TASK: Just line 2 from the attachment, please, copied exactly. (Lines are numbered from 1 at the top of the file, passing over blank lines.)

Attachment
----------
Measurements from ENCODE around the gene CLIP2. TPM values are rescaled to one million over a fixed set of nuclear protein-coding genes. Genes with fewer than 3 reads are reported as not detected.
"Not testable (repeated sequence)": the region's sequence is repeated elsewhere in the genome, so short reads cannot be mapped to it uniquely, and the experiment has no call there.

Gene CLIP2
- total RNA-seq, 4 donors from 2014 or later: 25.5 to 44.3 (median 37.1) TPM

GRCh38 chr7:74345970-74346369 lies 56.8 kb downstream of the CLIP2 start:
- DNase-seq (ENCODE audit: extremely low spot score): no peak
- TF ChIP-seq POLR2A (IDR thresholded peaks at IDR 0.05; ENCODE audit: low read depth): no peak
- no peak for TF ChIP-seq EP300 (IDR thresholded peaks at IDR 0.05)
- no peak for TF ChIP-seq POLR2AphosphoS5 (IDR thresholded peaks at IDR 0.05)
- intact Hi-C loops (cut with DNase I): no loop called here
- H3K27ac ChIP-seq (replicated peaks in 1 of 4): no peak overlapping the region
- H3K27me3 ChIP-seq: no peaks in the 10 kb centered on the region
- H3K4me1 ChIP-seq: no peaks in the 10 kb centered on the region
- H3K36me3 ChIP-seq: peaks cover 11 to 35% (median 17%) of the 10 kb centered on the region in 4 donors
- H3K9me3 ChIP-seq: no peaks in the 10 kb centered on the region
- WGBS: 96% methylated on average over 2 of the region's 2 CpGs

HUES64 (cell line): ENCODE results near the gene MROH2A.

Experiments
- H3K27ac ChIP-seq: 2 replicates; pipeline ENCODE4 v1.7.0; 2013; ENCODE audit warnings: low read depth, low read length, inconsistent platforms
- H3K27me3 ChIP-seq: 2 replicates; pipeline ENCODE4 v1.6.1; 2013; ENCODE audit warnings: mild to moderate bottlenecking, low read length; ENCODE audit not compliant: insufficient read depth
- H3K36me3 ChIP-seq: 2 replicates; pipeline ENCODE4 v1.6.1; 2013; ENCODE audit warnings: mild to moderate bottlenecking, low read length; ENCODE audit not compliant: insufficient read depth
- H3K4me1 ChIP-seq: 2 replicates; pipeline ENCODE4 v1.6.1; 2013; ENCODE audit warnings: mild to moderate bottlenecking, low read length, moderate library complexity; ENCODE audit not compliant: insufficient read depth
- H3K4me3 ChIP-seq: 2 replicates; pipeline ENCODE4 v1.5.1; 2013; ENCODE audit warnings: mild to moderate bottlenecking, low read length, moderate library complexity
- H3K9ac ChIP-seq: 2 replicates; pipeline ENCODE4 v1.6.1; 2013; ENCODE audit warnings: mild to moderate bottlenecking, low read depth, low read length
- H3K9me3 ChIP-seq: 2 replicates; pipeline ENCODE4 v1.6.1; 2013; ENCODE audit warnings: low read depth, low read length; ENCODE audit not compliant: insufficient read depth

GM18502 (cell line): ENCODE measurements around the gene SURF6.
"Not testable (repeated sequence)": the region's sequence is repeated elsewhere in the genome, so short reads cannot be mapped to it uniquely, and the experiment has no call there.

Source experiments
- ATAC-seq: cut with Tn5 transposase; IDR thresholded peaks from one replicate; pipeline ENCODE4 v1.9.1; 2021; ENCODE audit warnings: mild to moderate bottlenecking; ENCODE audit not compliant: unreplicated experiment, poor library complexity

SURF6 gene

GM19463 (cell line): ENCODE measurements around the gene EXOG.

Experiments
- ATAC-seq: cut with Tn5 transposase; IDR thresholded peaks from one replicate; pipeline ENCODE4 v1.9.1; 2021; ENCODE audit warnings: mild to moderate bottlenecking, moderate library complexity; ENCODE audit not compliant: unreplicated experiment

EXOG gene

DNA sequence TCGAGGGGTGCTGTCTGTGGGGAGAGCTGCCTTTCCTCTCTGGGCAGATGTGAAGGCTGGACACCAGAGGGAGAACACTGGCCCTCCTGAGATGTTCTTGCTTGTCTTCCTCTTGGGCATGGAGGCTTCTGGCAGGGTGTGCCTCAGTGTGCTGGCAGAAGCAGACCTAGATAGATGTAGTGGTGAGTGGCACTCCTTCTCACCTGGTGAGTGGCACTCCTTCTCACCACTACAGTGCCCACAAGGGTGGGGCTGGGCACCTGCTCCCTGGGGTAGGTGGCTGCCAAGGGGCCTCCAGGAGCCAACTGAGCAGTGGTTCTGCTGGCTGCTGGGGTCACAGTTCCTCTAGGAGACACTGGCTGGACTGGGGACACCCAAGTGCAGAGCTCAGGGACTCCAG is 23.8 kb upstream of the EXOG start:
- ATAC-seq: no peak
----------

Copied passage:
"Not testable (repeated sequence)": the region's sequence is repeated elsewhere in the genome, so short reads cannot be mapped to it uniquely, and the experiment has no call there.